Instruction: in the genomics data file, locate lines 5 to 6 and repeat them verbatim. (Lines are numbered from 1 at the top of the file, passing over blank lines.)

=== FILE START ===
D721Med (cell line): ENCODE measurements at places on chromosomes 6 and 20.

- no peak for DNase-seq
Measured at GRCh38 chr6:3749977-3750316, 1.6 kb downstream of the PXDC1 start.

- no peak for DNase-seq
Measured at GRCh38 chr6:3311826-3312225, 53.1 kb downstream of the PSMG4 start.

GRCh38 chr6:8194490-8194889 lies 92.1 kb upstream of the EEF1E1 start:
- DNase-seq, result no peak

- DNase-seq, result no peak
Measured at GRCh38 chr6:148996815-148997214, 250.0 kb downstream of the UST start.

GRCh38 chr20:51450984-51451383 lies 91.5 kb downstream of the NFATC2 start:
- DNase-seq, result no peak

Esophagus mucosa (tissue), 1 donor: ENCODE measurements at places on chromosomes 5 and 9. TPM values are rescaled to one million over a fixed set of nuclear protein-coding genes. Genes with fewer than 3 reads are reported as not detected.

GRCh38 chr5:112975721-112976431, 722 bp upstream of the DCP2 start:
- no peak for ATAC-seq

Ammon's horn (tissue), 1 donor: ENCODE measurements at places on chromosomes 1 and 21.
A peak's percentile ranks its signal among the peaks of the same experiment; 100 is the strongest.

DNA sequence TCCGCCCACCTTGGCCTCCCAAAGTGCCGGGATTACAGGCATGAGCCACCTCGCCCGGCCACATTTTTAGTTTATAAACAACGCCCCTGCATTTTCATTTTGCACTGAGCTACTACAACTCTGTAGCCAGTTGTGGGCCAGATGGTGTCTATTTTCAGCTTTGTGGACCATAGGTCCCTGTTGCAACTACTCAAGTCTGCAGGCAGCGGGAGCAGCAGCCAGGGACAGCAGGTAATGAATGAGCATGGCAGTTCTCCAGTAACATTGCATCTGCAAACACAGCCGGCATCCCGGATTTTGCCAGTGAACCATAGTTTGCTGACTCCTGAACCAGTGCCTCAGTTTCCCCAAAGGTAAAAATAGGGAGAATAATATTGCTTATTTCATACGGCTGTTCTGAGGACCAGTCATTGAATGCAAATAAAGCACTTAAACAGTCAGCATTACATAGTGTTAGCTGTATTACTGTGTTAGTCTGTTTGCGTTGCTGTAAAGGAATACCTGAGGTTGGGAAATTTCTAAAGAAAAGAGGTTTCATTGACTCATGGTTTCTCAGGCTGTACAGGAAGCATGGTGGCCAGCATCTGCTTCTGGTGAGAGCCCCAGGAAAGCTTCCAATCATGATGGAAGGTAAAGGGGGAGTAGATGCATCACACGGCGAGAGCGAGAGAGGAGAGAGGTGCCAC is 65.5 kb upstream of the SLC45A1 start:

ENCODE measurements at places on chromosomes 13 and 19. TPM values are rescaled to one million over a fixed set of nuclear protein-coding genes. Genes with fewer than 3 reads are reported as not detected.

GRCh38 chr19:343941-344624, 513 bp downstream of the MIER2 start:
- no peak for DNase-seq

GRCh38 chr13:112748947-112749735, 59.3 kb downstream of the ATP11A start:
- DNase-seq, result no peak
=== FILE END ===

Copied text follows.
Measured at GRCh38 chr6:3311826-3312225, 53.1 kb downstream of the PSMG4 start.

GRCh38 chr6:8194490-8194889 lies 92.1 kb upstream of the EEF1E1 start: